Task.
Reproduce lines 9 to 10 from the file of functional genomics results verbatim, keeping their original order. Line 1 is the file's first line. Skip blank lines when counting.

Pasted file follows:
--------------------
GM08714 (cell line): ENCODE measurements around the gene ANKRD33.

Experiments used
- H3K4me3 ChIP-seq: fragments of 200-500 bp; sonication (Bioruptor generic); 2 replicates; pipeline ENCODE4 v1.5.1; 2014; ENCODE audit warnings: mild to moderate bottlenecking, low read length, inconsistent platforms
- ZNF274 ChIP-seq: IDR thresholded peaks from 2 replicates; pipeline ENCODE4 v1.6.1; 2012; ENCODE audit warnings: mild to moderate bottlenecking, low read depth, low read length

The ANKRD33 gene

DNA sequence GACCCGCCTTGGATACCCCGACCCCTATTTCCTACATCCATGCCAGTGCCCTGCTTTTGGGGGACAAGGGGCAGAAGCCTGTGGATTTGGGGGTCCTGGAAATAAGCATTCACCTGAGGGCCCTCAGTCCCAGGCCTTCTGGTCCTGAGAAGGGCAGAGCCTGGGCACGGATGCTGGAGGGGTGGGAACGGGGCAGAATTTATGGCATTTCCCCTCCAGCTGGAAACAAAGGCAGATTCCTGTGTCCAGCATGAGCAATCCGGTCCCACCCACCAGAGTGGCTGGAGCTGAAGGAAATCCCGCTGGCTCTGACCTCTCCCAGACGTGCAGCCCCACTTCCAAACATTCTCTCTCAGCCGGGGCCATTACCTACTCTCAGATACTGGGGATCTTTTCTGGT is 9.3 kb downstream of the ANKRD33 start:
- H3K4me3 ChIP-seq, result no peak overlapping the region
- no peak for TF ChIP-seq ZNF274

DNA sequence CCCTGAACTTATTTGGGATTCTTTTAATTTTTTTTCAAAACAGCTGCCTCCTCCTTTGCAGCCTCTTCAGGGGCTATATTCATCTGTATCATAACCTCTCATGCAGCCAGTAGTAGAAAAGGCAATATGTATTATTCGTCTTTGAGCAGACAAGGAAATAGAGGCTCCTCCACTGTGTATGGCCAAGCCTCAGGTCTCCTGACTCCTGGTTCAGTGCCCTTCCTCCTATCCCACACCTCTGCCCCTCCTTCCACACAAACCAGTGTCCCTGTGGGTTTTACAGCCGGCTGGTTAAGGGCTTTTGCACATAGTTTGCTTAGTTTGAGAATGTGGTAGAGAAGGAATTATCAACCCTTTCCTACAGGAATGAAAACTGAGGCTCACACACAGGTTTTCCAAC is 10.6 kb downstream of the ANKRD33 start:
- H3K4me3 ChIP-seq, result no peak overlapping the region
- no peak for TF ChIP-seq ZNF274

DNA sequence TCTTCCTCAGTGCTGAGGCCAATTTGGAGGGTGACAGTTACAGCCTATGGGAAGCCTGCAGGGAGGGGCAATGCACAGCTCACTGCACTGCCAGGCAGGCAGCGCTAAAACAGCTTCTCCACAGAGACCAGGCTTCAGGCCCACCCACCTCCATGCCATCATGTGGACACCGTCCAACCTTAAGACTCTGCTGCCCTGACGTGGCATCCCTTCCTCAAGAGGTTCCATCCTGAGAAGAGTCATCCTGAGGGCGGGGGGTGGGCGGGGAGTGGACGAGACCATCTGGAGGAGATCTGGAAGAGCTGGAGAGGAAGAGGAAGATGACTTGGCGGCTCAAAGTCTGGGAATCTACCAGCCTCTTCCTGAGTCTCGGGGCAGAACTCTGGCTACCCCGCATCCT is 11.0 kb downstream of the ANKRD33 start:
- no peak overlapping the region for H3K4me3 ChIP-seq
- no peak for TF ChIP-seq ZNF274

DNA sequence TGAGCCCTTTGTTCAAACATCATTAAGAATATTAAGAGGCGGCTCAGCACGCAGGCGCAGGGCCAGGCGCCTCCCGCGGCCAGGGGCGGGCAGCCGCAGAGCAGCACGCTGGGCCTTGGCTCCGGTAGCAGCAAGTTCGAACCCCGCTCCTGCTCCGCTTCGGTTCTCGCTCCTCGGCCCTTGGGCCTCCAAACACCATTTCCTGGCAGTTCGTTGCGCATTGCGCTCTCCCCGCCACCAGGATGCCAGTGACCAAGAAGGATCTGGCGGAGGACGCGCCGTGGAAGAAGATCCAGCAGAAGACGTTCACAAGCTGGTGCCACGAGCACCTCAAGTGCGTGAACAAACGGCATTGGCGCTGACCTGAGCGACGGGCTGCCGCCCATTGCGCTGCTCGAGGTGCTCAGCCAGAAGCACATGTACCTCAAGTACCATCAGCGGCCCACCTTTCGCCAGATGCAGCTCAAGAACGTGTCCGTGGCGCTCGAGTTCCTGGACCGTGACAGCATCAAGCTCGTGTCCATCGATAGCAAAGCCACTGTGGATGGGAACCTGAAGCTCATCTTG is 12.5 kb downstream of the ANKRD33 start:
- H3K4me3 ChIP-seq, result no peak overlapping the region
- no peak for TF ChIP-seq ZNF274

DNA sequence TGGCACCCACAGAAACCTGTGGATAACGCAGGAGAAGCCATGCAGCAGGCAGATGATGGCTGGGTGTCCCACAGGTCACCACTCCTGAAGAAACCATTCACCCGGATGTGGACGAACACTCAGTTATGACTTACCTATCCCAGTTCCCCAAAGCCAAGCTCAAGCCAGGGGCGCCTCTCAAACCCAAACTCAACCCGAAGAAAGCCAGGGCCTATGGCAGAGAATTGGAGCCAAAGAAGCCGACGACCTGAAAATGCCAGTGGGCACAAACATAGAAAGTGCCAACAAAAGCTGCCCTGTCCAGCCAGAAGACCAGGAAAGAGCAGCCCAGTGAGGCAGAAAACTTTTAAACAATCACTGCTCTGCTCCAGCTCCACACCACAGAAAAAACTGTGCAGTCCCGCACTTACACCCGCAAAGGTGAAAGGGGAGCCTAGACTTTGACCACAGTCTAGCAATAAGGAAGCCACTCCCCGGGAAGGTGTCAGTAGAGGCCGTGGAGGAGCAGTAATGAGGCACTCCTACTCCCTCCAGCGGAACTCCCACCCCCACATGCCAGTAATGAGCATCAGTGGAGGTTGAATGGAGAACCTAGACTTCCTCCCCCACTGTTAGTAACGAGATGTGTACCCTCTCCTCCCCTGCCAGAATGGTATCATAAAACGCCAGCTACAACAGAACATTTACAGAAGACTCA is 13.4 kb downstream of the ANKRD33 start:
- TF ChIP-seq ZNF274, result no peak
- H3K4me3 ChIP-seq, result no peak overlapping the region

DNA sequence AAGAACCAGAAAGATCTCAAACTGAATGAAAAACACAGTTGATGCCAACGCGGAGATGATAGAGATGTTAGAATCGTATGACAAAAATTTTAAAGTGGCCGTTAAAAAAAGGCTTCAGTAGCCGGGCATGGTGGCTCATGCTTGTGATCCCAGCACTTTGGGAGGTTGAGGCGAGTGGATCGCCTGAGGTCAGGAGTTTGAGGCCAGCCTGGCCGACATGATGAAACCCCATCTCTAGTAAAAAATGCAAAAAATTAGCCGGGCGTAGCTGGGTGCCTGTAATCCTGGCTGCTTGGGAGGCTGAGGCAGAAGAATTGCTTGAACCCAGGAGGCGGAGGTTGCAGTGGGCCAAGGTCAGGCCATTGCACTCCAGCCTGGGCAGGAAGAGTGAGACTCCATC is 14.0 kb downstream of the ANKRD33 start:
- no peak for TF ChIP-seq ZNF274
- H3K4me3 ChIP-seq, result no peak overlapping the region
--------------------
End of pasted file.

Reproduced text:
DNA sequence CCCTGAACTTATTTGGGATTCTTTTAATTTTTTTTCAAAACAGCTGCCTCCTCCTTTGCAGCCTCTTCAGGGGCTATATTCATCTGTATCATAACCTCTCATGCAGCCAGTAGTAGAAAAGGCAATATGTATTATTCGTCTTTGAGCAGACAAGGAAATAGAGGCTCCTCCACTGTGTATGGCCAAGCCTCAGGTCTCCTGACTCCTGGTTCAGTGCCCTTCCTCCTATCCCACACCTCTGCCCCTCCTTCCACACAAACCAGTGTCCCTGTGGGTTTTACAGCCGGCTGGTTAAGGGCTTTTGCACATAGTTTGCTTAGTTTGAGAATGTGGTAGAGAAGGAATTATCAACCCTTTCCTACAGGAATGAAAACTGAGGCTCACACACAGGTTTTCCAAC is 10.6 kb downstream of the ANKRD33 start:
- H3K4me3 ChIP-seq, result no peak overlapping the region